NS: At ancient Philoteris, a third century B.C. Greek village in the Fayoum, a German and Egyptian archaeological mission has discovered a Hellenistic gymnasium that was used by the Greek population as a place for men to be schooled in sports, literature, and philosophy. The gymnasium complex at Philoteris consisted of a large meeting hall, dining hall, race-track, and gardens.

“[Cornelia] Römer explains that gymnasia were privately founded by rich people who wanted their villages to become even more Greek in aspect. There, she continued, the young men of the Greek speaking upper-class were trained in sports, learned to read and write, and to enjoy philosophical discussions. All big cities of the Hellenistic world, like Athens in Greece, Pergamon and Miletus in Asia Minor, and Pompei in Italy, had such gymnasia. “The gymnasia in the Egyptian countryside were built after their pattern. Although much smaller, the gymnasium of Watfa clearly shows the impact of Greek life in Egypt, not only in Alexandria, but also in the countryside,” Römer said.”


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The sarcophagus contained a well-preserved mummy with some decoration still intact (Photo: Ahram Online)

Mummy discovered at Fayoum’s Deir Al-Banat (November 14 – Ahram Online)

NS: A well-preserved mummy was found in a wooden sarcophagus in the Fayoum basin. While some cartonnage from the face mask as well as some decoration remain, the wooden sarcophagus is in a fragmentary condition. The cemetery where the mummy was found, is renown for its Coptic and Islamic burials, though also contained burials from Graeco-Roman times.

“During excavation work carried out at the Deir Al-Banat (Al-Banat Monastery) archaeological site in Fayoum, an Egyptian-Russian mission from the Russian Institute for Oriental Studies discovered a wooden Graeco-Roman sarcophagus with a mummy inside. He [Mostafa Waziri, Secretary-General of the Supreme Council of Antiquities] explains that the mummy is wrapped in linen and has a blue and gold cartonnage mask. The mask is decorated with scenes depicting the sky deity Kheibir, while the mummy’s chest is decorated with the face of the goddess Isis. The legs have an image of a white sabot.”


Isis temple unearthed by builders in Banha (November 17 – Egypt Independent)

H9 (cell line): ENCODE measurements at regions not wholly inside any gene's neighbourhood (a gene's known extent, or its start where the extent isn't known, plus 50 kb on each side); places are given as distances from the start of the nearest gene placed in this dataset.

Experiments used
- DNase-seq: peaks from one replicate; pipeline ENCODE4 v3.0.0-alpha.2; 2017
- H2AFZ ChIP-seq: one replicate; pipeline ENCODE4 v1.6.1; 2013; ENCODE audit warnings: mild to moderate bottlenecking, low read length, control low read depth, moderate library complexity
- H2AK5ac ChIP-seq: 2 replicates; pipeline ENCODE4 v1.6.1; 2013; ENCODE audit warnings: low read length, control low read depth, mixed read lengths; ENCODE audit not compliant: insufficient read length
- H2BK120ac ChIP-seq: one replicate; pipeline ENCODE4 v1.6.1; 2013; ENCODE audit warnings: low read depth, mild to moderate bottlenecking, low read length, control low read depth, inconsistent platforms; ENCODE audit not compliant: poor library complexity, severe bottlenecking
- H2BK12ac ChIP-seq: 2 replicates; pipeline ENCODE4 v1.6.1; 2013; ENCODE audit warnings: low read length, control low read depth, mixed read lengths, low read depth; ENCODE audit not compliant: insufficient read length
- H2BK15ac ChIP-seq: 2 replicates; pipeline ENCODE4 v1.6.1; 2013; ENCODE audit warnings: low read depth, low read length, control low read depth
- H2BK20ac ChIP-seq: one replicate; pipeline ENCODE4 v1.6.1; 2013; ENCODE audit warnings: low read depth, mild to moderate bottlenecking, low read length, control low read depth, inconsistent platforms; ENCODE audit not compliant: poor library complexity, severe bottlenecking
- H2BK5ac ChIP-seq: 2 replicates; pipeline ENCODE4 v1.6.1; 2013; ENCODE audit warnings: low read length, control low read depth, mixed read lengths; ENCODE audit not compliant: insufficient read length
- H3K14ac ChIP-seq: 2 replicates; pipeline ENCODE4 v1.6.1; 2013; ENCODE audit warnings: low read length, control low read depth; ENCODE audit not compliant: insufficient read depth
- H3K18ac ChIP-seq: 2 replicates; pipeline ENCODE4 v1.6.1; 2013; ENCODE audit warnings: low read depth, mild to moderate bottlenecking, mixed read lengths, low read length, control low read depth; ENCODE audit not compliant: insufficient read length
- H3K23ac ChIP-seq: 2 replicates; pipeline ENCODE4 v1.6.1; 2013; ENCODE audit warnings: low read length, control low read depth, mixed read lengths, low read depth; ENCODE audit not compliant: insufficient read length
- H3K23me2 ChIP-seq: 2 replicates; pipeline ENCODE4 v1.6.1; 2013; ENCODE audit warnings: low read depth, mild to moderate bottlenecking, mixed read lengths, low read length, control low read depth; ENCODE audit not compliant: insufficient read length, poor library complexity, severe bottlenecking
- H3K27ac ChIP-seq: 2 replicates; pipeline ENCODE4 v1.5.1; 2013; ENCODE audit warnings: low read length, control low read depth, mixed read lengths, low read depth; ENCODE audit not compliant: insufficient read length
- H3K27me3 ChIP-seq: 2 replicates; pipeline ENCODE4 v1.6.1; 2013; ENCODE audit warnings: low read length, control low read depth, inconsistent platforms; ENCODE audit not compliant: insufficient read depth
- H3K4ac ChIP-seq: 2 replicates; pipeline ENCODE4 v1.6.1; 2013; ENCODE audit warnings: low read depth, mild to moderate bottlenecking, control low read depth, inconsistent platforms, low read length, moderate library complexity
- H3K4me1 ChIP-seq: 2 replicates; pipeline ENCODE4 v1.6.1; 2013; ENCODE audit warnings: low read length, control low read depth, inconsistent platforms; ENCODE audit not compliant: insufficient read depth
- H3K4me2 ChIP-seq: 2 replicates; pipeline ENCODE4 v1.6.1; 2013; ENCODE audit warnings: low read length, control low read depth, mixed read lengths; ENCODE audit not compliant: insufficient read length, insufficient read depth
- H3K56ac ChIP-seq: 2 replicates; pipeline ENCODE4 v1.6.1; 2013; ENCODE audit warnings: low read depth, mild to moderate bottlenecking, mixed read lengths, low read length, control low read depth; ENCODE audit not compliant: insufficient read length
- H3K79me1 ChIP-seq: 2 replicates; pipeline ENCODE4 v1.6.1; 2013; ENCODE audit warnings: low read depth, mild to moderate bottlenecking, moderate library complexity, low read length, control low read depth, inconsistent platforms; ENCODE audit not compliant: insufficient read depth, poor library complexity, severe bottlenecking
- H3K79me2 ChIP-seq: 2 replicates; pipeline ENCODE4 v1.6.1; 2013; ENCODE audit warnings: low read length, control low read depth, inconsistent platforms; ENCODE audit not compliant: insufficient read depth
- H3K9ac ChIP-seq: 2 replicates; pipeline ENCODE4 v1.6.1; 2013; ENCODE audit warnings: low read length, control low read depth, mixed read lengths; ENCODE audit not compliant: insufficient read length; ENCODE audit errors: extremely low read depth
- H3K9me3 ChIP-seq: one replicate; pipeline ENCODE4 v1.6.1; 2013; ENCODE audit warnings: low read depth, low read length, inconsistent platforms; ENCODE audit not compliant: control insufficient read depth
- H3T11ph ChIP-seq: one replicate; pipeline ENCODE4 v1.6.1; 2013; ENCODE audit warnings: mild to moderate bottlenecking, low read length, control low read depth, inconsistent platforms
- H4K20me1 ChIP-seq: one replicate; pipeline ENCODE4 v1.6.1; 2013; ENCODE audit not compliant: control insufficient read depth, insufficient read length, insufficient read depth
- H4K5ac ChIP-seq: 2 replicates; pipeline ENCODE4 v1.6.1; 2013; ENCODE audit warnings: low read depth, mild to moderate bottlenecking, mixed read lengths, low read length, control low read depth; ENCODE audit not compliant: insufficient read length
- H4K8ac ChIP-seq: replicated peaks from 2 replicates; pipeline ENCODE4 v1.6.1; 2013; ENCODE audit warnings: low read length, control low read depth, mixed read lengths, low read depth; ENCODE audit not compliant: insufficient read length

NS: An intriguing discovery was made just north of Cairo in Banha as part of a residential construction project: the remains of a temple to Isis was found and the MoA sent a team of archaeologists to investigate. We look forward to hearing more about this exciting find.

“The ruins of an ancient Egyptian temple built for the Egyptian deity, Isis, were discovered on Thursday by workers on a residential project in Banha City, capital of the Qalyubiya Governorate. Pharaonic inscriptions depicting the ancient Egyptian deities, Horus and Isis, were displayed on the temple’s walls and pillars. The discovery has the potential to put the area on the map for tourists enthusiastic about Egyptology.”


Sunken vessels dating back to Roman era discovered in Alexandria (November 21 – Egypt Independent)

NS: Underwater archaeology is a field often associated with Alexandria due to many antiquities lying beneath the water, as the shoreline has moved further and further inland over time. While the photo used in the article is in regard to an exhibit that was recently held in the British Museum, three vessels with a hoard of objects were discovered by an Egyptian team in the port of Alexandria – the finds date to Roman times.

“The wreckages of three vessels dating back to the Roman era were discovered during excavations in the Mediterranean Sea carried out by an Egyptian mission in cooperation with the European Institute for Underwater Archaeology at the Eastern Port of Alexandria, Secretary General of the Supreme Council of Antiquities, Mostafa al-Waziry announced. Waziry added in a press statement Tuesday that the mission also discovered a royal head of crystal dating back to the Roman era, three gold coins from the era of Emperor Octavius Augustus in the Gulf of Abuquir in Alexandria, as well as a boat made of lead for the god Osiris in the sunken city of Heraklion city in the Gulf of Abuquir, Alexandria.”